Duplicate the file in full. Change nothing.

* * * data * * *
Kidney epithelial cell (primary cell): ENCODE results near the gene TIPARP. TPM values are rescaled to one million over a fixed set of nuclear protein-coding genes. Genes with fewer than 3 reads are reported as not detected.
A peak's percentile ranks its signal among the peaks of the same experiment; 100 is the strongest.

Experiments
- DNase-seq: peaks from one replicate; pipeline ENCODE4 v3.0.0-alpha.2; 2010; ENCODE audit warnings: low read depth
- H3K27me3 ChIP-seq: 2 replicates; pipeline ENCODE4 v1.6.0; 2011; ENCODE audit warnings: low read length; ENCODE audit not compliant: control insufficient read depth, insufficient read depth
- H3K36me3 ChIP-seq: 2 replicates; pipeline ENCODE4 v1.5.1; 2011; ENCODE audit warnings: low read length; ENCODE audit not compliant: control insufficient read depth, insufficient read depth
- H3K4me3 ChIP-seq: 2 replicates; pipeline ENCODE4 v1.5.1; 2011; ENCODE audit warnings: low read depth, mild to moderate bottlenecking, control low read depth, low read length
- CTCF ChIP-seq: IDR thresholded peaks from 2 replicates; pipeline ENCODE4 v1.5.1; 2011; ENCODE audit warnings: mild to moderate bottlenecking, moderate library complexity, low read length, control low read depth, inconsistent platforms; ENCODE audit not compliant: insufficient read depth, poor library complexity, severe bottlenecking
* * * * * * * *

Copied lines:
Kidney epithelial cell (primary cell): ENCODE results near the gene TIPARP. TPM values are rescaled to one million over a fixed set of nuclear protein-coding genes. Genes with fewer than 3 reads are reported as not detected.
A peak's percentile ranks its signal among the peaks of the same experiment; 100 is the strongest.

Experiments
- DNase-seq: peaks from one replicate; pipeline ENCODE4 v3.0.0-alpha.2; 2010; ENCODE audit warnings: low read depth
- H3K27me3 ChIP-seq: 2 replicates; pipeline ENCODE4 v1.6.0; 2011; ENCODE audit warnings: low read length; ENCODE audit not compliant: control insufficient read depth, insufficient read depth
- H3K36me3 ChIP-seq: 2 replicates; pipeline ENCODE4 v1.5.1; 2011; ENCODE audit warnings: low read length; ENCODE audit not compliant: control insufficient read depth, insufficient read depth
- H3K4me3 ChIP-seq: 2 replicates; pipeline ENCODE4 v1.5.1; 2011; ENCODE audit warnings: low read depth, mild to moderate bottlenecking, control low read depth, low read length
- CTCF ChIP-seq: IDR thresholded peaks from 2 replicates; pipeline ENCODE4 v1.5.1; 2011; ENCODE audit warnings: mild to moderate bottlenecking, moderate library complexity, low read length, control low read depth, inconsistent platforms; ENCODE audit not compliant: insufficient read depth, poor library complexity, severe bottlenecking